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Monday, July 2, 2012

49) Magpie-lark

Grallina cyanoleuca

It’s been a cold start to winter this year in Melbourne.  As I began writing this post on Friday the Australian Bureau of Meteorology’s website recorded the temperature as 9.3 degrees Centigrade, with an apparent temperature of only 6.1 – not that I needed the confirmation, having been outside for previous two hours, watching the Melbourne Rebels play the Queensland Reds in the annual Super 15 Rugby tournament.  Across the road beneath the blazing lights of the Melbourne Cricket Ground Carlton were playing Hawthorn in the Australian Football League.  The wind is blowing sudden screes of rain across Melbourne’s broad storm-grey roads; leaves fallen weeks ago have turned muddy and brown in bluestone-cobbled back alleys; the city is dark shortly after five PM.  It’s winter, and those who still like to call Melbourne “Bleak City” have their justification.

Here on the southern edge of the Australian mainland, well below the snowline but far from the equator, winter usually takes two forms: it can be clear blue skies and mild temperatures by day but icy at night as all the heat of the day escapes into the open air; or it can be cloudy and dark and cold during the day but more moderate than one might expect by night, as what heat is present is trapped by the clouds.  In recent weeks, as meteorologists predict a return of the dry El Nińo weather pattern later in the year, Melbourne has seen more of the former than of the latter, and consequently nights throughout June have routinely dropped below ten degrees.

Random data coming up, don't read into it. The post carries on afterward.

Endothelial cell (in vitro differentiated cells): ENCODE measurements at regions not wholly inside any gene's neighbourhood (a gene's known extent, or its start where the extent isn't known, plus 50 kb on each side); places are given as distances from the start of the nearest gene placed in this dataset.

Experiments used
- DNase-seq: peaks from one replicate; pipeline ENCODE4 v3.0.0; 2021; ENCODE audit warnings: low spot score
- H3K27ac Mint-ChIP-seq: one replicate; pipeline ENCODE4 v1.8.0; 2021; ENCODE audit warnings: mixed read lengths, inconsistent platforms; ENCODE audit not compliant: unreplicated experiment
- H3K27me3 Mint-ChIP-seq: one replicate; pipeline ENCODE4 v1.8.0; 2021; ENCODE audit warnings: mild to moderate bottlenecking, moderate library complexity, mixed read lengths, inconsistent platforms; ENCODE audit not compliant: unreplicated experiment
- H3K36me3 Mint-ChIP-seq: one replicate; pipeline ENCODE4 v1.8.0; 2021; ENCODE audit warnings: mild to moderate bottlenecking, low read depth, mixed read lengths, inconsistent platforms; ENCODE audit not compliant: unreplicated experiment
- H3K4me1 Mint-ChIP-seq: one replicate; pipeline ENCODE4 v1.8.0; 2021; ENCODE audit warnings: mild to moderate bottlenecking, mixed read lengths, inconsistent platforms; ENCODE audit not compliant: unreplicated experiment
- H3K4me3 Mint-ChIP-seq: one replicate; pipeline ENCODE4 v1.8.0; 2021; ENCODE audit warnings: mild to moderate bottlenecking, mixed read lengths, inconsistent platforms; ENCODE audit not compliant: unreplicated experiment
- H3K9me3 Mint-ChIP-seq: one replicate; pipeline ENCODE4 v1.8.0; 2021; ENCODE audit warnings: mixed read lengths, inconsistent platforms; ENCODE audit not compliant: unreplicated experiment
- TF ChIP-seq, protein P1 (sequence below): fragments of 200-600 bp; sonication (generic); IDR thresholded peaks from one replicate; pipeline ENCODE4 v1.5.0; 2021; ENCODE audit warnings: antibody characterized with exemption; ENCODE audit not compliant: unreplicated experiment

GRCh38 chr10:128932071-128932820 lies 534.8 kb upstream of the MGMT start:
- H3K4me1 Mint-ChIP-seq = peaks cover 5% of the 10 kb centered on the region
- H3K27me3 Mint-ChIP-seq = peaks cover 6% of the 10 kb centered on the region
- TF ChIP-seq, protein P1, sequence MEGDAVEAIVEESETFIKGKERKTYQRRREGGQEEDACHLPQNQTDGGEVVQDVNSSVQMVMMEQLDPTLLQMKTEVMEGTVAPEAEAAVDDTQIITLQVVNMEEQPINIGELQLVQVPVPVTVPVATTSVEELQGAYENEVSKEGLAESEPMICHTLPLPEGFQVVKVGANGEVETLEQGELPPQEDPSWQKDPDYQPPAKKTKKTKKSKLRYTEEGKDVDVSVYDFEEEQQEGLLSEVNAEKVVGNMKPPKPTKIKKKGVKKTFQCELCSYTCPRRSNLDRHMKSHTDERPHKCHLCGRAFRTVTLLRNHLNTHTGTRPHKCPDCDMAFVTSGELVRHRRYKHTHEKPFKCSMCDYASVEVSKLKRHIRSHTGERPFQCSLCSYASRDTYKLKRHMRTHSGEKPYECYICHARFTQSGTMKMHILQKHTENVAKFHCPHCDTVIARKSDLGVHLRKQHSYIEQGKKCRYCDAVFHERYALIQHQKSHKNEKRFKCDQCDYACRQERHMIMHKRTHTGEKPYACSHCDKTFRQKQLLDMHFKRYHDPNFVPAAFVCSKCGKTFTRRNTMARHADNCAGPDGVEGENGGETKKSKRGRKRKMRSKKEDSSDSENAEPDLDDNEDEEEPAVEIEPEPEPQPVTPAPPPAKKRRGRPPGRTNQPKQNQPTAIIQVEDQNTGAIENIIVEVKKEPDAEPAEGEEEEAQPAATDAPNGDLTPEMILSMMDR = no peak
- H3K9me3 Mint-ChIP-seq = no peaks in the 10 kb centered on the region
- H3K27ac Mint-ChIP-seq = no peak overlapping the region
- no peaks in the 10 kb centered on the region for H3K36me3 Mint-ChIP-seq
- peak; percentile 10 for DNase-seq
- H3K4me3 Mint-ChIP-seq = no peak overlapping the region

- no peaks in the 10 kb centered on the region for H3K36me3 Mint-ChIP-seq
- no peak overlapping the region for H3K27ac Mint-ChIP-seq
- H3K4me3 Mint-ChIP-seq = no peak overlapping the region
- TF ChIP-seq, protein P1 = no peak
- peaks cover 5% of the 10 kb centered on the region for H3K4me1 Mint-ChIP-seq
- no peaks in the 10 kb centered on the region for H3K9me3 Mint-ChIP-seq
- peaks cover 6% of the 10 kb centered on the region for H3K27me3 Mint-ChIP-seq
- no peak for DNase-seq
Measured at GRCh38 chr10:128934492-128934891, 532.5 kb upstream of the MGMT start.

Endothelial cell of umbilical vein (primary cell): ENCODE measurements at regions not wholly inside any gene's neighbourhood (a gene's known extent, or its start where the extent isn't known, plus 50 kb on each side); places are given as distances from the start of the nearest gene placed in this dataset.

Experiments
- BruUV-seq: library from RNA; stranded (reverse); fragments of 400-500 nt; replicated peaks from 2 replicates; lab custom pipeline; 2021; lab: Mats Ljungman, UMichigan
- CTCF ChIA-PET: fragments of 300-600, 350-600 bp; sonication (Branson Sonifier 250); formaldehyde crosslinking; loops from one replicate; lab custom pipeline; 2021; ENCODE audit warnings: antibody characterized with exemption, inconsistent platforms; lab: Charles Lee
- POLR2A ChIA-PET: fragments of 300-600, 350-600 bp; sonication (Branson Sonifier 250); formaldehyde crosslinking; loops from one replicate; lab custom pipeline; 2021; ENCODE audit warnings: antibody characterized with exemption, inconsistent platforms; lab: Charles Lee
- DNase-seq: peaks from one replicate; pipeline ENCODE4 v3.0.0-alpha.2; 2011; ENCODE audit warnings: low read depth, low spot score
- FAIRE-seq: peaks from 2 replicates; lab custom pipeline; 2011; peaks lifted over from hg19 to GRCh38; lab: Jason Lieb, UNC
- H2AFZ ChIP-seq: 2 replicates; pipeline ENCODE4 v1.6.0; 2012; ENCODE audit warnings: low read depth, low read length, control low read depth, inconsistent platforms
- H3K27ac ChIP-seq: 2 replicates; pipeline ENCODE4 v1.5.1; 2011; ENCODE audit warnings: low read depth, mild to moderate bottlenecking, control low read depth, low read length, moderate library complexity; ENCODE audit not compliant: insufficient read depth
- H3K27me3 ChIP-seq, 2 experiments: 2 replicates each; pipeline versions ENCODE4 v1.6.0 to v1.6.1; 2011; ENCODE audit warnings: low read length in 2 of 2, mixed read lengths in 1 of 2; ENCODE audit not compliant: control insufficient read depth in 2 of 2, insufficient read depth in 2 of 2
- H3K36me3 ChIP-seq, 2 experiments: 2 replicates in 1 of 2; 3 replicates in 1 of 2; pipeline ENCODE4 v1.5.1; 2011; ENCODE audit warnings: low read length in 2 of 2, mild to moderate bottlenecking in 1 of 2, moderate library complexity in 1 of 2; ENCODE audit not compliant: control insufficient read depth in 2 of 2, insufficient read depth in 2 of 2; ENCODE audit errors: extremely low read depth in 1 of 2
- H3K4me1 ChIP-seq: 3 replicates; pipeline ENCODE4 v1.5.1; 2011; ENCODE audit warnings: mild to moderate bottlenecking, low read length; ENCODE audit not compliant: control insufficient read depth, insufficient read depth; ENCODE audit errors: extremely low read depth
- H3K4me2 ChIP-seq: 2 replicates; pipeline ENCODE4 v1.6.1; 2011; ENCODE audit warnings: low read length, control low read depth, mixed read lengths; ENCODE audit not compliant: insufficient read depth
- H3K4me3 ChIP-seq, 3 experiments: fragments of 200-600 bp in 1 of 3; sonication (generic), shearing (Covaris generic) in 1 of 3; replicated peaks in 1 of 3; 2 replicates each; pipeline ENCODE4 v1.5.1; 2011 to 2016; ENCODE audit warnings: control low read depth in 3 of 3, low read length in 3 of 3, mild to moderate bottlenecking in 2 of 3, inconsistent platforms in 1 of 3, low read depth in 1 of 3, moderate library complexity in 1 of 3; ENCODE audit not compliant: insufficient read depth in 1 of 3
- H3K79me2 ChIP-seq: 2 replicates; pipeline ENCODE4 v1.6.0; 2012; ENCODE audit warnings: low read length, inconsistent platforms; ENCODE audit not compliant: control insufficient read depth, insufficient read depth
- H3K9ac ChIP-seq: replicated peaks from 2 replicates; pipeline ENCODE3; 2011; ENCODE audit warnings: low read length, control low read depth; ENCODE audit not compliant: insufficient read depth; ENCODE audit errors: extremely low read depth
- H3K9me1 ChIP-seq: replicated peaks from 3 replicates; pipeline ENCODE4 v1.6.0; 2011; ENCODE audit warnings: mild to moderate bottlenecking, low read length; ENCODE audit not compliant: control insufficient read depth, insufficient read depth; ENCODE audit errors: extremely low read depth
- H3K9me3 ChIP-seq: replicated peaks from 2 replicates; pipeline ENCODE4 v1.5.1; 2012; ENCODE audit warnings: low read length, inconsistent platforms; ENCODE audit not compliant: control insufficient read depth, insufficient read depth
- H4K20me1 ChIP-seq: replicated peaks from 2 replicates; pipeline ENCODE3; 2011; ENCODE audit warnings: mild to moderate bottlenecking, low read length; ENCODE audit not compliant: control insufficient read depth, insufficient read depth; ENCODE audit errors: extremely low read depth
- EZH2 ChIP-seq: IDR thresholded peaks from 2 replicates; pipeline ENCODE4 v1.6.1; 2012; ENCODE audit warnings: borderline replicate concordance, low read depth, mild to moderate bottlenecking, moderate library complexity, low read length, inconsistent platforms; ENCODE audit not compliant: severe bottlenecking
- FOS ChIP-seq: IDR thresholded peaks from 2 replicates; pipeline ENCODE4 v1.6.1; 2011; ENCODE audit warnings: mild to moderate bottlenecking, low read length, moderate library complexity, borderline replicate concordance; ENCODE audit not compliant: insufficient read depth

If I didn’t live by myself I might not leave the house; as it is it sometimes takes a great effort of will, even for somebody such as myself who loves winter more than any other season, to force myself away from the comfort of my gas-heated sitting-room and venture out into the cold night to go to a gig, go to a movie, go to a bar.  Put on my gloves, put on my scarf, put on my jacket, get on my bike and hope the wind isn’t too biting.

Riding back home last week at around midnight I noticed out of the corner of my eye a cluster of unusual shapes in the branches of a plane tree: white blobs, like plastic bags, pallid and ghostly in the moonlight.  I continued riding for a few metres but my curiosity quickly got the better of me, and I braked and doubled back to take another look.

They were three Magpie-larks.  The Magpie-lark is a bird whose name says something about the confusion surrounding its provenance: sharing with many birds a black-and-white colouration, it nonetheless looks essentially unlike any other Australian bird species.  For a long time it was considered to be related to the mud-nesters, a loose group containing only two species, the White-winged Chough (Corcorax melanorhamphos) and the Apostlebird (Struthidea cinerea): though the Magpie-lark is substantially smaller than either of these two birds and does not share their social behaviour, the nests it builds are similar enough to have made their own persuasive argument.  More recently, however, DNA testing has suggested that Magpie-larks are a kind of large, terrestrial Monarch Flycatcher (Monarchidae), though to look at them there’s no apparent similarity.